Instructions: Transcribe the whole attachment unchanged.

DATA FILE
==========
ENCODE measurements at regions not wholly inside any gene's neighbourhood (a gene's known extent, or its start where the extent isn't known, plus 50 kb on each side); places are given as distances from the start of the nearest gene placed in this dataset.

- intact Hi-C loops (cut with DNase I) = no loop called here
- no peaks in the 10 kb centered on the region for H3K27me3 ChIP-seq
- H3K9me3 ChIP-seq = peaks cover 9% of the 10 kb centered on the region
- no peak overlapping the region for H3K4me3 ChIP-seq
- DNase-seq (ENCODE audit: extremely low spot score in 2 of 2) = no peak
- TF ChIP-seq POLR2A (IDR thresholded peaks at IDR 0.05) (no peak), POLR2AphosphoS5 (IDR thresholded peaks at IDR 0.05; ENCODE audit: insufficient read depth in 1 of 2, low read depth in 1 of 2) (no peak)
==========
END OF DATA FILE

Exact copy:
ENCODE measurements at regions not wholly inside any gene's neighbourhood (a gene's known extent, or its start where the extent isn't known, plus 50 kb on each side); places are given as distances from the start of the nearest gene placed in this dataset.

- intact Hi-C loops (cut with DNase I) = no loop called here
- no peaks in the 10 kb centered on the region for H3K27me3 ChIP-seq
- H3K9me3 ChIP-seq = peaks cover 9% of the 10 kb centered on the region
- no peak overlapping the region for H3K4me3 ChIP-seq
- DNase-seq (ENCODE audit: extremely low spot score in 2 of 2) = no peak
- TF ChIP-seq POLR2A (IDR thresholded peaks at IDR 0.05) (no peak), POLR2AphosphoS5 (IDR thresholded peaks at IDR 0.05; ENCODE audit: insufficient read depth in 1 of 2, low read depth in 1 of 2) (no peak)